Secret world beneath our feet is mind-blowing and the key to the planet’s future
Read a selection from the new article in The Guardian by author George Monbiot that features the work of The Land Institute:
But if we can discover how to mediate and enhance the relationship between crop plants and bacteria and fungi in a wide range of soils and climates, it should be possible to raise yields while reducing inputs. Our growing understanding of soil ecology could catalyse a greener revolution.
I believe we could combine this approach with another suite of innovations, by a non-profit organisation in Salina, Kansas, called the Land Institute. It’s seeking to develop perennial grain crops to replace the annual plants from which we obtain the great majority of our food. Annuals are plants that die after a single growing season. Perennials survive from one year to the next.
Large areas dominated by annuals are rare in nature. They tend to colonise ground in the wake of catastrophe: a fire, flood, landslide or volcanic eruption that exposes bare rock or soil. In cultivating annuals, we must keep the land in a catastrophic state. If we grew perennial grain crops, we would be less reliant on smashing living systems apart to produce our food.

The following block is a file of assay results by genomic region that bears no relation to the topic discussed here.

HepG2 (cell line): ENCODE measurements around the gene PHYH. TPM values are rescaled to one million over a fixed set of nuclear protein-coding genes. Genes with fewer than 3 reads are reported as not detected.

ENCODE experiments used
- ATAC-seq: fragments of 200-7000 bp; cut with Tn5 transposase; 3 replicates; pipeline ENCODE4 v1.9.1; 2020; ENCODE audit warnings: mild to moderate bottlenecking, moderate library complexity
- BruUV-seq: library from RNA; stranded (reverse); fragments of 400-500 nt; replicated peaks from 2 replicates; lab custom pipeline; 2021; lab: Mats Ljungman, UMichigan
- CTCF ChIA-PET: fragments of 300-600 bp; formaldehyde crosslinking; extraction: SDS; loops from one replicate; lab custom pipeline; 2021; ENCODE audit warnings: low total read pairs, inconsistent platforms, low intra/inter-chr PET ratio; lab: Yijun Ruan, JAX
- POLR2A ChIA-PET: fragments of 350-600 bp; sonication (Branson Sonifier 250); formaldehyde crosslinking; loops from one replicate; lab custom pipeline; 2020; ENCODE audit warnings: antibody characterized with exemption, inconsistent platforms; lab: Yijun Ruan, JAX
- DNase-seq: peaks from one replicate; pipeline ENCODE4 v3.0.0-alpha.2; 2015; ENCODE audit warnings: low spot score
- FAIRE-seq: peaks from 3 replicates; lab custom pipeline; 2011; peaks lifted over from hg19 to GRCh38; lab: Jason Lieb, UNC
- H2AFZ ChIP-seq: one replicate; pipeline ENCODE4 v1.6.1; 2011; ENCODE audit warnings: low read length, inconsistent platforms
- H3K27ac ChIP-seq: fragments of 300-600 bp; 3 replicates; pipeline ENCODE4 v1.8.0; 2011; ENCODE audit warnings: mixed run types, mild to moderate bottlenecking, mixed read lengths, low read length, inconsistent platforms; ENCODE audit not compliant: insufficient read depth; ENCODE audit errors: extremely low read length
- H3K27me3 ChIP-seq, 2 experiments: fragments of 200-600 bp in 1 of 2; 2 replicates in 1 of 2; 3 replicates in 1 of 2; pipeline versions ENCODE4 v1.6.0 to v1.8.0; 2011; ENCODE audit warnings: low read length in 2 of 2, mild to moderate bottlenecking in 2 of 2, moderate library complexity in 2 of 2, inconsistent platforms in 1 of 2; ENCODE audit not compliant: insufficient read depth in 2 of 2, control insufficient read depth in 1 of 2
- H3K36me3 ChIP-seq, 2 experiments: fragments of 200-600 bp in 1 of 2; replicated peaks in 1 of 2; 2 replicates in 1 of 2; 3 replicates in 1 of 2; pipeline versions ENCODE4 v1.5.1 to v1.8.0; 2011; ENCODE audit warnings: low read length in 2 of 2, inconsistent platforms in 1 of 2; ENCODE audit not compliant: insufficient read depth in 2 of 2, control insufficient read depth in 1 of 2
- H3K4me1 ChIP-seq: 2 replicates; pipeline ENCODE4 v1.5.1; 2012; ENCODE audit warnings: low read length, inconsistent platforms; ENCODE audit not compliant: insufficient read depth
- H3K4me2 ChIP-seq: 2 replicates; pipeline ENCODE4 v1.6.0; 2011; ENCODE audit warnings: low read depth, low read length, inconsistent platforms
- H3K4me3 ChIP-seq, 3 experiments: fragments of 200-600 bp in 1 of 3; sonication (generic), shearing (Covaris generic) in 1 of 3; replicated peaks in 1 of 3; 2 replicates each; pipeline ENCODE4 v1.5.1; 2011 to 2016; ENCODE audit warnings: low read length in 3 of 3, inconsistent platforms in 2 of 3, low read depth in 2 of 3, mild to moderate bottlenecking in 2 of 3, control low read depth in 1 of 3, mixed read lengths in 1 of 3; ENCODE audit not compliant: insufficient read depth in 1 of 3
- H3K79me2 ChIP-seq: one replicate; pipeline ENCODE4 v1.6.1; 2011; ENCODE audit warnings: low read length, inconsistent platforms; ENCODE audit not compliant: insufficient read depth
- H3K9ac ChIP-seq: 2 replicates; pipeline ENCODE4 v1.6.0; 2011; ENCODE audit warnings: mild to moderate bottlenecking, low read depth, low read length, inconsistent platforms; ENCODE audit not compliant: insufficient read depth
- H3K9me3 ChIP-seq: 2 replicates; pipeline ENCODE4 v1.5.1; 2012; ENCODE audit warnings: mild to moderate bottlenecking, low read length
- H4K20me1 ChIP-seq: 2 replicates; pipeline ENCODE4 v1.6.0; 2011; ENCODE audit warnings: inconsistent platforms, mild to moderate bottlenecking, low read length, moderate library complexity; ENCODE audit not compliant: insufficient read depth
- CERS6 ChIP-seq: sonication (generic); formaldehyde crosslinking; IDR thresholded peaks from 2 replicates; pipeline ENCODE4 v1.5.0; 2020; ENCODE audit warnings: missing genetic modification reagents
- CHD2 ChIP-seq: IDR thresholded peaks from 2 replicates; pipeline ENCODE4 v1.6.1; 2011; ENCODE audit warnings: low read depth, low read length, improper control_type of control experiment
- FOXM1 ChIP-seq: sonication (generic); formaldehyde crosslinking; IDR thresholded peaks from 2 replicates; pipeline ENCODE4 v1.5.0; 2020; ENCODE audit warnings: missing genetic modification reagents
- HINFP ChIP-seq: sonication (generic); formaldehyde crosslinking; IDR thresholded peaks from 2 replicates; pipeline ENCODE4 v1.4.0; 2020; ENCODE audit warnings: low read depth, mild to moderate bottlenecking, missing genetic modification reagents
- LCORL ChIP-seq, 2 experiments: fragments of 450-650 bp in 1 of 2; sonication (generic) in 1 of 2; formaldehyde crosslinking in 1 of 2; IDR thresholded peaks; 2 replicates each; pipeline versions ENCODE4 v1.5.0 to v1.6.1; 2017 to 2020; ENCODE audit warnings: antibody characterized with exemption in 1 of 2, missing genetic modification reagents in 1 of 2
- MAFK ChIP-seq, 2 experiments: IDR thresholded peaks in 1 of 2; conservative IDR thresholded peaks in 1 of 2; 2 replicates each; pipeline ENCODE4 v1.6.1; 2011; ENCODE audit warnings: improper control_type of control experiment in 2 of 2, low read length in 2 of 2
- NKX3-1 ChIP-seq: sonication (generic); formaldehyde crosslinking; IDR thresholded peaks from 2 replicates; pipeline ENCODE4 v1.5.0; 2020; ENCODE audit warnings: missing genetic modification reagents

For 40 years, the Land Institute has been scouring the world for perennial species that could replace the annuals we grow. Already, working with Fengyi Hu and his team at Yunnan University in China, it has developed a perennial rice with yields that match, and in some cases exceed, those of modern annual breeds. Farmers are queueing up for seed. While annual rice farming can cause devastating erosion, the long roots of the perennial varieties bind and protect the soil. Some perennial rice crops have now been harvested six times without replanting.
Perennials are their own green manures. The longer they grow, the stronger their relationships with microbes that fix nitrogen from the air and release other minerals. One estimate suggests that perennial systems hold five times as much of the water that falls on the ground as annual crops do.
The Land Institute is developing promising lines of perennial wheat, oil crops and other grains. The deep roots and tough structures of perennial plants could help them to withstand climate chaos. The perennial sunflowers the institute is breeding have sailed through two severe droughts, one of which entirely destroyed the annual sunflowers grown alongside them.